01Policy priority 1: Improve the educational attainment and ambition of young people across South Yorkshire

  • Despite the office’s lack of direct powers in this domain, use the mayor’s profile to champion efforts that raise educational attainment and ambition in young people.

  • Promote initiatives such as the Children’s University and Sheffield Futures, and ensure that young people across all of South Yorkshire can access similar programmes.

In 2020, the SYMCA established the South Yorkshire Skills Advisory Network, whose goal is to better align the skills demanded by employers with the skills taught to employees in the local labour market.

In August 2021, the SYMCA became one of the last combined authorities to take control of its own devolved adult education budget, fully funding those 19 years of age or older to obtain the skills necessary for various employment or further learning opportunities.

And in December 2021, the Department for Education provided £12m for the establishment of an employer-led South Yorkshire Institute of Technology (IoT). The IoT aims to meet technical skills gaps in STEM fields (such as construction, health care and engineering) and will have branches in all four local authorities.

While continuing to pay attention to adult skills, the mayor of South Yorkshire also needs to expand his or her focus to children’s skills and ambitions. Each local authority in the SYMCA performs below the national average in school achievement.1 Barnsley and Doncaster, in particular, have large numbers of educationally deprived areas (Figure 2).

Figure 2: School-level deprivation in the local authorities of the South Yorkshire Mayoral Combined Authority

Distribution of the children and young people subdomain of education and skills deprivation among lower-layer super output areas (LSOAs) in the SYMCA in 2019. LSOAs in decile 1 (as measured across England) are the most deprived; LSOAs in decile 10 are the least deprived.

Note: The children and young people subdomain of the measure of education and skills deprivation includes measures of attainment in Key Stages 2 and 4; of secondary school absence (both authorised and unauthorised); of staying on in education past the age of 16; and of entry into higher education.
LSOAs are small, contiguous areas that have roughly the same population; there are around 33,000 such LSOAs in England, with a mean population of roughly 1,500-1,600. Only data for England are available.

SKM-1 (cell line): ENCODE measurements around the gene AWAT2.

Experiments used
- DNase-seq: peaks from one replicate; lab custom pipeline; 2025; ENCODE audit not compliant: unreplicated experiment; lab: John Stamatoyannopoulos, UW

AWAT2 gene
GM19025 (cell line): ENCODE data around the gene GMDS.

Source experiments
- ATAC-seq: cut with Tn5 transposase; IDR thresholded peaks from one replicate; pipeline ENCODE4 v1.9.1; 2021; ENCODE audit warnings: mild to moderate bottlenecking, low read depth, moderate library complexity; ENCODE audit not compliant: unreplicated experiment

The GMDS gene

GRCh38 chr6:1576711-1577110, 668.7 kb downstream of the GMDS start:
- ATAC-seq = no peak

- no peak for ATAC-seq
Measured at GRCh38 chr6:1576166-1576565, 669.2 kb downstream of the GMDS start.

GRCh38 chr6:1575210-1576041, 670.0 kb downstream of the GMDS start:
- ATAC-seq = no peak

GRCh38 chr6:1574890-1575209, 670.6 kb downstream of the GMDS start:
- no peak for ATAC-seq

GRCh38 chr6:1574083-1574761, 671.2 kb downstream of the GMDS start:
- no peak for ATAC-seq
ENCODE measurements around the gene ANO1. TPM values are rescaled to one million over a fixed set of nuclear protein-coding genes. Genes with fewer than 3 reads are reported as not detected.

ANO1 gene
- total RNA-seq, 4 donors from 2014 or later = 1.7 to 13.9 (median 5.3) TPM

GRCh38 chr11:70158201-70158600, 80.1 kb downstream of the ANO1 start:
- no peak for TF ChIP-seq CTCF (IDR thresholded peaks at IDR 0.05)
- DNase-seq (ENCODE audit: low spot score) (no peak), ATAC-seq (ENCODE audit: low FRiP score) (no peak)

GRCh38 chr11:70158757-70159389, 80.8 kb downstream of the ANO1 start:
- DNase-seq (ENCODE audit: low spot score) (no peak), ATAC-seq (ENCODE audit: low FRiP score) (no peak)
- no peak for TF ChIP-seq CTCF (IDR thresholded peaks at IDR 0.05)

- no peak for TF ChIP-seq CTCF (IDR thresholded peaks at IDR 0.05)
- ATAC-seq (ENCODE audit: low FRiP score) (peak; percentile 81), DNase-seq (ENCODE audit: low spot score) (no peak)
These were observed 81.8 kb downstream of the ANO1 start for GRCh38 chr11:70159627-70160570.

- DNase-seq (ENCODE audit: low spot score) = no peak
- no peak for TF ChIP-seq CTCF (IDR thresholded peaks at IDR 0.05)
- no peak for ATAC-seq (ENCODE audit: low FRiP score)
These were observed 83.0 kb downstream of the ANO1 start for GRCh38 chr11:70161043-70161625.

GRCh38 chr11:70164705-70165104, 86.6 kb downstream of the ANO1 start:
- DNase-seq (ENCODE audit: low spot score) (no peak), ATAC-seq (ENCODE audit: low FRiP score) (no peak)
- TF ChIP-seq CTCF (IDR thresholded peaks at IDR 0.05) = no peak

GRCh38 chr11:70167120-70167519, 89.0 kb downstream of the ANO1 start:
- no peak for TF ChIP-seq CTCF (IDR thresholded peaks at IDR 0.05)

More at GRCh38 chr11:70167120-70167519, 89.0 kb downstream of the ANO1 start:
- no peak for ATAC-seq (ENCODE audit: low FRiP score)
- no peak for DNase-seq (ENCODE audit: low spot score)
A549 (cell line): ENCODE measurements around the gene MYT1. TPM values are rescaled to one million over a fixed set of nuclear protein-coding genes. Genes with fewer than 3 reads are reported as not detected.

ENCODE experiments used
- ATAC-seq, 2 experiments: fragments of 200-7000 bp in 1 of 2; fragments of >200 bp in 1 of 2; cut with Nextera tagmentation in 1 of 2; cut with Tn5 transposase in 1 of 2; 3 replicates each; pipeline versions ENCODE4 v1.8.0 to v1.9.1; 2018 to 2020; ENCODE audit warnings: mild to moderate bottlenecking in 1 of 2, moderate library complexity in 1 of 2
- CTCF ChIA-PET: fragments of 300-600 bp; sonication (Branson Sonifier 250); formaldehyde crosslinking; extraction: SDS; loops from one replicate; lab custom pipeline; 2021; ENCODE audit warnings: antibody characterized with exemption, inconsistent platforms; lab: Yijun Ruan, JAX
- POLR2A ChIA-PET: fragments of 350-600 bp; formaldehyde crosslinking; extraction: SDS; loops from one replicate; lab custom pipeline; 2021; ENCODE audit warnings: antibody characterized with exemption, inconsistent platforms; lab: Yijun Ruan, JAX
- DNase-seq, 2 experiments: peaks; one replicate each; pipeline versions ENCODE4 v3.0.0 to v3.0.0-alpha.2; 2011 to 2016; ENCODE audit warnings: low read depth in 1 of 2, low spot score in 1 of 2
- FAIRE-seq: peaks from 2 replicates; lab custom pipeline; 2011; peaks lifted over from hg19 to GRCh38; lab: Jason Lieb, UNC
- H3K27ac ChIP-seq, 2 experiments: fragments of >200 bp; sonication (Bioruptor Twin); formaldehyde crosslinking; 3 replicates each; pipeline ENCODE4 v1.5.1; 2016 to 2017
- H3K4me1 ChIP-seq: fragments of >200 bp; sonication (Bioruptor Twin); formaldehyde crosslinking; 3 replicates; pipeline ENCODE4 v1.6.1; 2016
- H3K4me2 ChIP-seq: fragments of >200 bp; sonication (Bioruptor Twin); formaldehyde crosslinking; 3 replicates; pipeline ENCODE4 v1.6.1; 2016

Source: Ministry of Housing, Communities & Local Government (2019).

The mayor, like other metro mayors, will not have any direct say over school-level education; school-level education has not been devolved to mayoral authorities, and local authorities retain control over their own schools.

But the mayor should use the high-profile nature of his/her position to champion the overall improvement of educational outcomes across the region. For instance, this could include:

  • Facilitating the exchange of experiences among school leaders across the SMYCA, so as to establish best practices, identify common difficulties, and discuss ways to improve the performance of schools in each local authority. Although it might be difficult to redistribute material resources across the SYMCA, the non-material resources mentioned can be replicated and adapted, often at very low cost.
  • Promoting the Children’s University (CU), a charity that aims to foster a lifelong love of learning in children. Branches of the CU exist in Doncaster, Rotherham, and Sheffield, but not in Barnsley, and there are far fewer activities affiliated with the CU in Barnsley (fewer than five) than in similarly-sized Doncaster (more than 30).2
  • Championing and expanding organisations such as the recently downsized Sheffield Futures, which provides mental health support and career counselling to young people, and initiatives such as Levelling up Futures in Sheffield, which aims to develop new ways to make children and young adults from all backgrounds (in Sheffield) ready for employment. Such services should be made available to all students in South Yorkshire, and an audit of the efficiency and effectiveness of these programmes should be undertaken to figure out how best to expand them to cover all four local authorities.


  • 1 For example, 47 per cent of students in England achieved at least a grade 5 in both their English and maths GCSEs in 2019, but only 42 per cent of students in Barnsley, 39 per cent of students in Sheffield, 34 per cent of students in Rotherham, and 33 per cent of students in Doncaster did so.
  • 2 A small evaluation of the CU between 2014 and 2016 showed that Year 5 and 6 students in schools that took part in the CU made two months’ more progress in mathematics and reading than students in other schools. A larger evaluation, including of schools in Rotherham, is currently underway, and a report is expected in 2024.